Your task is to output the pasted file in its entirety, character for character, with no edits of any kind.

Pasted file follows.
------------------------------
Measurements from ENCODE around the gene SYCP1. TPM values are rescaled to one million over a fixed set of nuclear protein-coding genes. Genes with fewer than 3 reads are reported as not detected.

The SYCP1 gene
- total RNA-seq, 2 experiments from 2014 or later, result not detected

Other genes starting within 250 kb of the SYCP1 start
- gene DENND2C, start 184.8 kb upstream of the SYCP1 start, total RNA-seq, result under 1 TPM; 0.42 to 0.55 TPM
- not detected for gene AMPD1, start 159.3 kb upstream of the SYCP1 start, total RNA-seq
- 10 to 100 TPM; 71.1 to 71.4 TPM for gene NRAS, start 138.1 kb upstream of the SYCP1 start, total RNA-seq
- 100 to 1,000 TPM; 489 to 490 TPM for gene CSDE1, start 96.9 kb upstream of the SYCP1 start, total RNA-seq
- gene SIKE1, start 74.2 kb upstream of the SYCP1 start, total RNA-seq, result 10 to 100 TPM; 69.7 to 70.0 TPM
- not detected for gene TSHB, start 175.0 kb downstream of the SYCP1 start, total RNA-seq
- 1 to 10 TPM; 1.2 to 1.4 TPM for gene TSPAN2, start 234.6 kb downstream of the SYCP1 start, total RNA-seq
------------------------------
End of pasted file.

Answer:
Measurements from ENCODE around the gene SYCP1. TPM values are rescaled to one million over a fixed set of nuclear protein-coding genes. Genes with fewer than 3 reads are reported as not detected.

The SYCP1 gene
- total RNA-seq, 2 experiments from 2014 or later, result not detected

Other genes starting within 250 kb of the SYCP1 start
- gene DENND2C, start 184.8 kb upstream of the SYCP1 start, total RNA-seq, result under 1 TPM; 0.42 to 0.55 TPM
- not detected for gene AMPD1, start 159.3 kb upstream of the SYCP1 start, total RNA-seq
- 10 to 100 TPM; 71.1 to 71.4 TPM for gene NRAS, start 138.1 kb upstream of the SYCP1 start, total RNA-seq
- 100 to 1,000 TPM; 489 to 490 TPM for gene CSDE1, start 96.9 kb upstream of the SYCP1 start, total RNA-seq
- gene SIKE1, start 74.2 kb upstream of the SYCP1 start, total RNA-seq, result 10 to 100 TPM; 69.7 to 70.0 TPM
- not detected for gene TSHB, start 175.0 kb downstream of the SYCP1 start, total RNA-seq
- 1 to 10 TPM; 1.2 to 1.4 TPM for gene TSPAN2, start 234.6 kb downstream of the SYCP1 start, total RNA-seq